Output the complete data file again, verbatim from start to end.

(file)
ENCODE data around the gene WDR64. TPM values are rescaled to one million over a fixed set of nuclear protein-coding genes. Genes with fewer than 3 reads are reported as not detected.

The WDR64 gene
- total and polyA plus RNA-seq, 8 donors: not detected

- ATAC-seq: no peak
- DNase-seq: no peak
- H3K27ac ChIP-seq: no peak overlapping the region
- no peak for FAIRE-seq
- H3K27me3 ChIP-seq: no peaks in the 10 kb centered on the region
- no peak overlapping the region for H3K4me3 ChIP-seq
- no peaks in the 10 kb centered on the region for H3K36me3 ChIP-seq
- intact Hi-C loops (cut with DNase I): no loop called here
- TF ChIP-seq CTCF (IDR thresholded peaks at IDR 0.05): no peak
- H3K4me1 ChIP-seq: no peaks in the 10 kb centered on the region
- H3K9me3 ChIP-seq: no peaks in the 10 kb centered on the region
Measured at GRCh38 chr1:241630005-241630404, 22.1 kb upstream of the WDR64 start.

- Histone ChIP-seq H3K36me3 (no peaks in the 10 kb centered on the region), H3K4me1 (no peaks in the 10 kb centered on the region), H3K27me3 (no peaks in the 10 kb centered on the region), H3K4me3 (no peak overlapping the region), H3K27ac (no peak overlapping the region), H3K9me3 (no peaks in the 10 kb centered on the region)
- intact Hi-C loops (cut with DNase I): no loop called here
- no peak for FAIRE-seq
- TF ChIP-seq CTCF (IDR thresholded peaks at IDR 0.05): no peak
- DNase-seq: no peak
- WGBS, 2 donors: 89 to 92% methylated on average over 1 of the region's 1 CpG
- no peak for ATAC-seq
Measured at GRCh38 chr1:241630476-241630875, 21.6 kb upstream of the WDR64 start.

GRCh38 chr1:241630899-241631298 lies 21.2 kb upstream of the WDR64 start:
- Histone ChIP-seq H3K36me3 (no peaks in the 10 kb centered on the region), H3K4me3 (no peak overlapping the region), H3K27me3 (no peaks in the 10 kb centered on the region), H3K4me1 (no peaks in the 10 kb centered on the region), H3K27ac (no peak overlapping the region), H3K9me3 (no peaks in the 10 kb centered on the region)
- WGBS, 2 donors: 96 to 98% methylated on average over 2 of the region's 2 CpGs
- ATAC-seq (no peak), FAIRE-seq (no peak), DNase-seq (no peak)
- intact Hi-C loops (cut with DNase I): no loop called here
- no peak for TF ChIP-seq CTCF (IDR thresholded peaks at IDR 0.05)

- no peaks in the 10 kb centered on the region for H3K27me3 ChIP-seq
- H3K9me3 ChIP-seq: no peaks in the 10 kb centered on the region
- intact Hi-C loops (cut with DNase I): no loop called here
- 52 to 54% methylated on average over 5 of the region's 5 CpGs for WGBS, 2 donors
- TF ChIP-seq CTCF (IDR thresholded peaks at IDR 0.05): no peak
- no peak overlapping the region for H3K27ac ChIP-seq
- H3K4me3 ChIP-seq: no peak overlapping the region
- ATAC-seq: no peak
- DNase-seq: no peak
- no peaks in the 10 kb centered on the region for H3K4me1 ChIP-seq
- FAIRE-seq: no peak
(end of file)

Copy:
ENCODE data around the gene WDR64. TPM values are rescaled to one million over a fixed set of nuclear protein-coding genes. Genes with fewer than 3 reads are reported as not detected.

The WDR64 gene
- total and polyA plus RNA-seq, 8 donors: not detected

- ATAC-seq: no peak
- DNase-seq: no peak
- H3K27ac ChIP-seq: no peak overlapping the region
- no peak for FAIRE-seq
- H3K27me3 ChIP-seq: no peaks in the 10 kb centered on the region
- no peak overlapping the region for H3K4me3 ChIP-seq
- no peaks in the 10 kb centered on the region for H3K36me3 ChIP-seq
- intact Hi-C loops (cut with DNase I): no loop called here
- TF ChIP-seq CTCF (IDR thresholded peaks at IDR 0.05): no peak
- H3K4me1 ChIP-seq: no peaks in the 10 kb centered on the region
- H3K9me3 ChIP-seq: no peaks in the 10 kb centered on the region
Measured at GRCh38 chr1:241630005-241630404, 22.1 kb upstream of the WDR64 start.

- Histone ChIP-seq H3K36me3 (no peaks in the 10 kb centered on the region), H3K4me1 (no peaks in the 10 kb centered on the region), H3K27me3 (no peaks in the 10 kb centered on the region), H3K4me3 (no peak overlapping the region), H3K27ac (no peak overlapping the region), H3K9me3 (no peaks in the 10 kb centered on the region)
- intact Hi-C loops (cut with DNase I): no loop called here
- no peak for FAIRE-seq
- TF ChIP-seq CTCF (IDR thresholded peaks at IDR 0.05): no peak
- DNase-seq: no peak
- WGBS, 2 donors: 89 to 92% methylated on average over 1 of the region's 1 CpG
- no peak for ATAC-seq
Measured at GRCh38 chr1:241630476-241630875, 21.6 kb upstream of the WDR64 start.

GRCh38 chr1:241630899-241631298 lies 21.2 kb upstream of the WDR64 start:
- Histone ChIP-seq H3K36me3 (no peaks in the 10 kb centered on the region), H3K4me3 (no peak overlapping the region), H3K27me3 (no peaks in the 10 kb centered on the region), H3K4me1 (no peaks in the 10 kb centered on the region), H3K27ac (no peak overlapping the region), H3K9me3 (no peaks in the 10 kb centered on the region)
- WGBS, 2 donors: 96 to 98% methylated on average over 2 of the region's 2 CpGs
- ATAC-seq (no peak), FAIRE-seq (no peak), DNase-seq (no peak)
- intact Hi-C loops (cut with DNase I): no loop called here
- no peak for TF ChIP-seq CTCF (IDR thresholded peaks at IDR 0.05)

- no peaks in the 10 kb centered on the region for H3K27me3 ChIP-seq
- H3K9me3 ChIP-seq: no peaks in the 10 kb centered on the region
- intact Hi-C loops (cut with DNase I): no loop called here
- 52 to 54% methylated on average over 5 of the region's 5 CpGs for WGBS, 2 donors
- TF ChIP-seq CTCF (IDR thresholded peaks at IDR 0.05): no peak
- no peak overlapping the region for H3K27ac ChIP-seq
- H3K4me3 ChIP-seq: no peak overlapping the region
- ATAC-seq: no peak
- DNase-seq: no peak
- no peaks in the 10 kb centered on the region for H3K4me1 ChIP-seq
- FAIRE-seq: no peak